a3nm's blog

A fundamental problem with OpenID

— updated

In this post I describe what I think is a fundamental problem with OpenID, and how I think a decentralized authentication scheme should work to avoid this problem. I assume that you are familiar with OpenID, DNS, asymmetric crypto and X.509 client certificates. Just a refresher about the terminology: with OpenID, you log in at a relying party by specifying a URL, the relying party queries this URL to find out who is the provider, and the provider takes care of identification.

This post is not about the practical problems of getting people to understand and adopt OpenID. I do not intend to complain about the many websites where you can only log in with a closed list of proprietary providers and not with the OpenID URL of your choice even though it probably wouldn't be harder to support. I do not intend to complain about the fact that people don't get OpenID, or discuss whether the cause is OpenID's complexity or the general public's cluelessness. My complaint is about the core design of OpenID. It is the following:

OpenID uses URLs to identify people, and URLs rely on the DNS system.

Why is that bad?

DNS is centralized
If you are your OpenID provider, you need to get a domain name at a DNS registrar. This process costs money, and depends on the DNS system, which is centralized.
URLs can change
Do you want to change your OpenID URL? Well, do it at every relying party if they have an option for that. Want to do it globally? Well, you can't. So, you might get stuck paying for that old domain name forever after all.
Domain names are reassigned
If you accidentally let your domain name expire, then you are locked out of your accounts at relying parties. Worse, anyone can buy it. At which point, they get full control of your OpenID URL, and you have no way to stop them. Woops.
DNS is insecure
Securing DNS is an afterthought, so it's a bad idea to assume it's secure unless there's no better way.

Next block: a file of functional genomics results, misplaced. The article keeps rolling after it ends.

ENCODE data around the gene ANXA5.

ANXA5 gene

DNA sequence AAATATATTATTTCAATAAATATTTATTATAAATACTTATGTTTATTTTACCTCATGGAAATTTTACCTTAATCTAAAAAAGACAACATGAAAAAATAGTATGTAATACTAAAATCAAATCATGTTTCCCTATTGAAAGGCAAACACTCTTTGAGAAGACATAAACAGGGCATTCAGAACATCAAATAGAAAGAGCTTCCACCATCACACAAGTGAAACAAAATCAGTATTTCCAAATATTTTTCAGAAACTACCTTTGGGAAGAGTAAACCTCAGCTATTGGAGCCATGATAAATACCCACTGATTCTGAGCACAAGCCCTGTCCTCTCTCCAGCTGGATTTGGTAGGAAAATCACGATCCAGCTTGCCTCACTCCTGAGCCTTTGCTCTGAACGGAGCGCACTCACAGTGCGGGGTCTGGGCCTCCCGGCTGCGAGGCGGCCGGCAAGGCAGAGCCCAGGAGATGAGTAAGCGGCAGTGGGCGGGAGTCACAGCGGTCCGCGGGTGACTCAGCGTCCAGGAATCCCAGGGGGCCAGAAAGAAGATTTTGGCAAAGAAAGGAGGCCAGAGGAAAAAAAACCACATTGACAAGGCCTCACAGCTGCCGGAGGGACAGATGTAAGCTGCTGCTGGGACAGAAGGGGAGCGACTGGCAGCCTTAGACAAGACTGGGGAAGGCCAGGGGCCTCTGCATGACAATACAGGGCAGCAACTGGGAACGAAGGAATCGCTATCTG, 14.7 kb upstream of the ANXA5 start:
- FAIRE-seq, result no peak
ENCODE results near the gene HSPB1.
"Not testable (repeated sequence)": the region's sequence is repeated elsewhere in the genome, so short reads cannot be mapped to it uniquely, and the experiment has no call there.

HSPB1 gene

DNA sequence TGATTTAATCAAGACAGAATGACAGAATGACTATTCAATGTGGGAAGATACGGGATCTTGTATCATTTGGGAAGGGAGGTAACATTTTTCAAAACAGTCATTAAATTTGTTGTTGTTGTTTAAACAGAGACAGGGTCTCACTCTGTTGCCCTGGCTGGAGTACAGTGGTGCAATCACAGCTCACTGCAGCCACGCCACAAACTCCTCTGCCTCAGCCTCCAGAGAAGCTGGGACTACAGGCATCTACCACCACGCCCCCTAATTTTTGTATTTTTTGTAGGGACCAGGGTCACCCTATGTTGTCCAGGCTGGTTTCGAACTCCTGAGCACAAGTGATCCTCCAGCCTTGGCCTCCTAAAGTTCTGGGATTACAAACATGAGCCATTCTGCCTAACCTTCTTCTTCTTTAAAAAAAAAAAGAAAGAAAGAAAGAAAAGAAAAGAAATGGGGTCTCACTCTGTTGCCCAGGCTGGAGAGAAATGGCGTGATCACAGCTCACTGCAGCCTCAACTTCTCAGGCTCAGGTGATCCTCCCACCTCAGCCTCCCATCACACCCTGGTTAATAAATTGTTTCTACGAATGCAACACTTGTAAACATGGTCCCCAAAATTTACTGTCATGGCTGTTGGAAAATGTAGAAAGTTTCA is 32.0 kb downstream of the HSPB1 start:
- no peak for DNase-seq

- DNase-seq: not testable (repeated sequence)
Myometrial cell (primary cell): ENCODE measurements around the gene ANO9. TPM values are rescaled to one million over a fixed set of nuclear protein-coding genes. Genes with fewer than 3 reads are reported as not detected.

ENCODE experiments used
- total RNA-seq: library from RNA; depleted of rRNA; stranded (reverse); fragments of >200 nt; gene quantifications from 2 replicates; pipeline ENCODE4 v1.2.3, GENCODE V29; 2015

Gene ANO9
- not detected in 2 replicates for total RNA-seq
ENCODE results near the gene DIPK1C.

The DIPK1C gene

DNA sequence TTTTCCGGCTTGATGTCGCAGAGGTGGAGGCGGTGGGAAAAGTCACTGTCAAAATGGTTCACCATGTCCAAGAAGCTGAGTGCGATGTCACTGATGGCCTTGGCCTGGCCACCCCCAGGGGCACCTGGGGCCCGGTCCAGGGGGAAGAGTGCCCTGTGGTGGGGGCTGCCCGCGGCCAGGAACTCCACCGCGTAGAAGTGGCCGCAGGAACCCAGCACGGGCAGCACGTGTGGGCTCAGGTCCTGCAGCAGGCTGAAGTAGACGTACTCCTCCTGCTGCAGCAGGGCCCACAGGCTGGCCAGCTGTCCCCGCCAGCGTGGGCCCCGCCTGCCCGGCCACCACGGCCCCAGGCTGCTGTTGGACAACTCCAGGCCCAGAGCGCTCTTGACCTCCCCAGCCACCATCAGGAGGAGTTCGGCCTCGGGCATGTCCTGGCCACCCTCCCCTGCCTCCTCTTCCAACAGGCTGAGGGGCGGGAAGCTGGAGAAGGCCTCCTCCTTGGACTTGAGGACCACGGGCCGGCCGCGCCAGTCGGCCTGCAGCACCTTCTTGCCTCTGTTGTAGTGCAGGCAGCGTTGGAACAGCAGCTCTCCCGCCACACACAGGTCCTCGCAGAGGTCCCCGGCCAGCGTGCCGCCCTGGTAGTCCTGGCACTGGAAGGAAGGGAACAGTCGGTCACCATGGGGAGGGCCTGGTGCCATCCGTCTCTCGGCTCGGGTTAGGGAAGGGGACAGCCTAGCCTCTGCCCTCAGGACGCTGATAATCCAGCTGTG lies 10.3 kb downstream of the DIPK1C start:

It is true that the last two points can be mitigated if you instruct the relying party to use HTTPS (by indicating "https://" explicitly in your OpenID URL), and if you have an HTTPS certificate that relying parties will trust, and if an attacker doesn't (obviously, if a relying party accepts your server's self-signed HTTPS certificate, then it would gladly accept an attacker's).

To summarize: OpenID is decentralized but relies on a system (DNS) which is not very secure, centralized, and in which being your own provider requires you to commit to a domain name which you basically have to renew and pay for indefinitely. Hmm. Can we do better?

The fundamental principle of OpenID is that you provide the identifier of a resource (the URL) and prove that you control this resource. You actually exercise your control over the resource by having it point to an OpenID provider whom you trust to identify you in a suitable way, but the basic idea remains: to log in, you name something that you control.

It turns out that there are other resources that you can name and prove that you control, and that don't need to be registered in a centralized system like DNS. I'm thinking about public keys. You could provide your public key (or its fingerprint under a secure hash function) to relying parties, which would associate you to this public key (a URI of sorts) rather than associating you to a URL. You would then demonstrate ownership of the private part of this key when logging in. Problem solved. This is how ssh public-key authentication works, but this has also been applied to the web: X.509 client certificates work precisely like this. Sadly, no one uses them, because people do not want to generate keys and configure their browsers and such.